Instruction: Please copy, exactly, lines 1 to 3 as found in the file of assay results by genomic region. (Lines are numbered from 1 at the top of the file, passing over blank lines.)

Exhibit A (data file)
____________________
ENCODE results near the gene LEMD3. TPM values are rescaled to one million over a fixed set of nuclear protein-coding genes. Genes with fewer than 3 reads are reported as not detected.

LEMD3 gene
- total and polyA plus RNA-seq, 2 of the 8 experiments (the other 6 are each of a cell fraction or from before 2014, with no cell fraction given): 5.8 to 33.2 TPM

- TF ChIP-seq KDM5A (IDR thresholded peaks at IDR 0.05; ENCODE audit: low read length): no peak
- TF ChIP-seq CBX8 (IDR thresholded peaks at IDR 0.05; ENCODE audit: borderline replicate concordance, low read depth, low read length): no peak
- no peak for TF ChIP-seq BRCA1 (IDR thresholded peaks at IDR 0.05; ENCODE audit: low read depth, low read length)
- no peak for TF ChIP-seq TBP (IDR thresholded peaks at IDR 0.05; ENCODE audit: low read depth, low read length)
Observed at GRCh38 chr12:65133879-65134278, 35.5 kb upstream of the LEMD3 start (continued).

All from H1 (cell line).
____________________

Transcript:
ENCODE results near the gene LEMD3. TPM values are rescaled to one million over a fixed set of nuclear protein-coding genes. Genes with fewer than 3 reads are reported as not detected.

LEMD3 gene
- total and polyA plus RNA-seq, 2 of the 8 experiments (the other 6 are each of a cell fraction or from before 2014, with no cell fraction given): 5.8 to 33.2 TPM